3/11/2010

Blu-ray Review: Ponyo (2008)


Now Available to Own



Hayao Miyazaki Photo Slideshow


Related Reviews:
Castle in the Sky
Kiki's Delivery Service
My Neighbor Totoro


Given just how much the films of Hayao Miyazaki and Studio Ghibli have inspired the animators working over the past few decades at Walt Disney and Pixar Animation Studios, it's a dream for both fans and animators alike to see the Japanese director's interpretation of Hans Christian Anderson's The Little Mermaid, which Disney had crafted in the late '80s.


One of Disney Animation's very best films that was nonetheless topped by the perfection that is Beauty and the Beast (arriving on Blu-ray high definition this Fall), for the House of Mouse's version of Mermaid, Disney took a romantic musical approach in its near soft rock opera about a beautiful mermaid who rescues a handsome human and then longs to be “part of their world.”

However and per usual for the Anime director, Miyazaki ditches the Disney princesses, pomp and paradigm. In opting for a more basic storyline, he utilizes a lush nature based palette of pastels and sea colors and dives back to his preferred age group of children for this heartfelt 2009 film.


Ponyo, which translates to “magic” and doubles for the name given to an unusual goldfish caught from the ocean-- is a precious tale of innocent love, friendship, loyalty, and accepting one's duty through a quest and a test we'd usually see assigned to a character much older than our precocious five-year-old protagonist Sosuke (Frankie Jonas).


Drawn to his new pet that he insists taking with him to the school that borders the senior retirement home where his mother Lisa (Tina Fey) works, Sosuke is amazed to discover Ponyo's true magic when she licks a cut on his finger and he discovers that it's healed.


It's only later that evening that he realizes just how magical his new friend really is when-- after somehow the talking fish managed to utter the phrase “Ponyo loves Sosuke"-- Ponyo arrives at their home during a ferocious storm, having transformed into a little girl (voiced by Noah Cyrus).


Perhaps because his sea captain father is once again away from home during the dangerous thunderstorm that finds their island strewn with fallen debris and out of power and partly because as a parent she's used to taking whatever happens in stride, Lisa gives shelter to the fish turned girl who swam away from home.


Knowing that they'll need her back at the retirement home now more than ever, after Ponyo whips the generator into shape and the kids are fed Ponyo's favorite ham in a bowl of Ramen noodles, Lisa reluctantly but bravely sets out among the treacherous terrain once again leaving her son in charge for the evening. Yet unbeknown to the humans, Ponyo's intimidating father (Liam Neeson) and her little-seen but breathtaking mother (Cate Blanchett) are conferring about just what to do to get their daughter back.

Providing her own unique stamp on the screenplay, E.T. and Indian in the Cupboard writer Melissa Mathison was tapped by producing team Kathleen Kennedy and Frank Marshall (Indiana Jones, Who Framed Roger Rabbit) to pen the adaptation for American audiences.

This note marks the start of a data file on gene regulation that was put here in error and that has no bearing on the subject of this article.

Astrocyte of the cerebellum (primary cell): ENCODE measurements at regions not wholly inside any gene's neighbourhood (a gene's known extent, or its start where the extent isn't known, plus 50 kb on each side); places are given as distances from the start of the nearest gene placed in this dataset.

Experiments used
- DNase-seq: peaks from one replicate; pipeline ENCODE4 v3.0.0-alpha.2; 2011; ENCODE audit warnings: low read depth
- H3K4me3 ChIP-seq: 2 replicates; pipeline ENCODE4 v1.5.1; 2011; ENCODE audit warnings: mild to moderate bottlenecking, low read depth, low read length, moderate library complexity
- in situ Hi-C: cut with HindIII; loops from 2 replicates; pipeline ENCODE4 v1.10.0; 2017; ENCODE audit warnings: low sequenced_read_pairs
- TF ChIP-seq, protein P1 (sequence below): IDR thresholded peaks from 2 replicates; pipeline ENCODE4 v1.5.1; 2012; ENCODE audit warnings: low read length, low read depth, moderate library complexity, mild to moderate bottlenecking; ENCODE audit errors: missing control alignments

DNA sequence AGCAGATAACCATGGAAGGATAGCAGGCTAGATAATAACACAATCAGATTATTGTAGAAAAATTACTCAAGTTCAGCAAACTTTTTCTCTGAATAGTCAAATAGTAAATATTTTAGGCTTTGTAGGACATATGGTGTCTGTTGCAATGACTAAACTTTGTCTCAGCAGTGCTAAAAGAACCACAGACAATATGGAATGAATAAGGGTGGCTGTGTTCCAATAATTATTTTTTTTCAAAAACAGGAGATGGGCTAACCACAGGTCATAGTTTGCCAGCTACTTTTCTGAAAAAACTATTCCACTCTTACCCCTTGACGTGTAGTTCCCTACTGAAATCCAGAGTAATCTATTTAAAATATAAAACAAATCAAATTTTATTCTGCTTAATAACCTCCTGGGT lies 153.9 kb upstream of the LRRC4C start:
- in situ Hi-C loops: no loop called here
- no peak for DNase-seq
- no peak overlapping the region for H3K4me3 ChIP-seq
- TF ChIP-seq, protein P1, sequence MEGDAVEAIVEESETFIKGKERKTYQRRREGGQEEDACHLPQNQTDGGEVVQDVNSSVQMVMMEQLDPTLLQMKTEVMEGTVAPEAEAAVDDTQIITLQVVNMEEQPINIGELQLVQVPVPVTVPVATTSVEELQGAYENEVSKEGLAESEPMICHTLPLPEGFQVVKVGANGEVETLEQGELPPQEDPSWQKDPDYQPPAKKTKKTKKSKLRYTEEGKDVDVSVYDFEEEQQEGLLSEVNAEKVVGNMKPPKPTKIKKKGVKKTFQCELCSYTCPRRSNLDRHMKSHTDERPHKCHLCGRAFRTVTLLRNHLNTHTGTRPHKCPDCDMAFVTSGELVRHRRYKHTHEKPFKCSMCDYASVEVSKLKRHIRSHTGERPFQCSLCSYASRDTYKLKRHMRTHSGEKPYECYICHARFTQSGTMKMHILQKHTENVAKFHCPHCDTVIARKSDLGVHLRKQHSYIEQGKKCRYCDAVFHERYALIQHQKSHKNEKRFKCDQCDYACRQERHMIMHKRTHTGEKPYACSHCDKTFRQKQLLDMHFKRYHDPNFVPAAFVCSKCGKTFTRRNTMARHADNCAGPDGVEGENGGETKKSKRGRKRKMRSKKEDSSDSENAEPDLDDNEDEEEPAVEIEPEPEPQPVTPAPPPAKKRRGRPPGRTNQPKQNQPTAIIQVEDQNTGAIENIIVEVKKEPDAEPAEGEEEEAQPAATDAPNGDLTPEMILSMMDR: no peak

Mathison's involvement is critically as the writing promises that not only do the adults have more of a watchful eye on the children than they've had in Miyazaki works like in the past but that also like some of those works, we're 100% charmed by the adorable main character and his new friend.

In fact, the dynamic shared between the young five year old boy and his goldfish turned gal pal initially echoes Disney's beautiful watercolor sea-filled animated work Lilo and Stitch and Mathison's own E.T.


However, there's a deep mythological subtext to its structure that may hit you either after it sinks in or on a second viewing, right alongside some of the covertly planet friendly messages that make this pre-Earth Day release date prior to DisneyNature's Oceans seem especially fitting.

Executive produced by Miyazaki as well as John Lasseter, this set which includes a plethora of extras for animation lovers also includes the film on DVD to prevent you having to buy it in two different formats.


Imaginatively animated in such a way that the swirling images reflect the ocean even when characters are on land, the waves nearly pour off the widescreen aspect ratio of the film enveloping you. Likewise, the sound comes through richly dynamic into not only the front three speakers and subwoofer but also reflects the idea of being caught in a storm as the sound rain, debris and waves fall just behind you in the usually neglected rear-speakers.


Ensuring you receive a stunning HD cinematic experience in your own home, Ponyo marks one of my favorite Miyazaki films of this era and is an exceptionally transferred Blu-ray. Likewise, it's ideal to watch in a short time period as part of a mini-marathon along with the other three titles from the director released from the Ghibli and Disney partnership including Kiki's Delivery Service, Castle in the Sky, and My Neighbor Totoro.



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FTC Disclosure:
Per standard professional practice, I received a review copy of this title in order to evaluate it for my readers, which had no impact whatsoever on whether or not it received a favorable or unfavorable critique.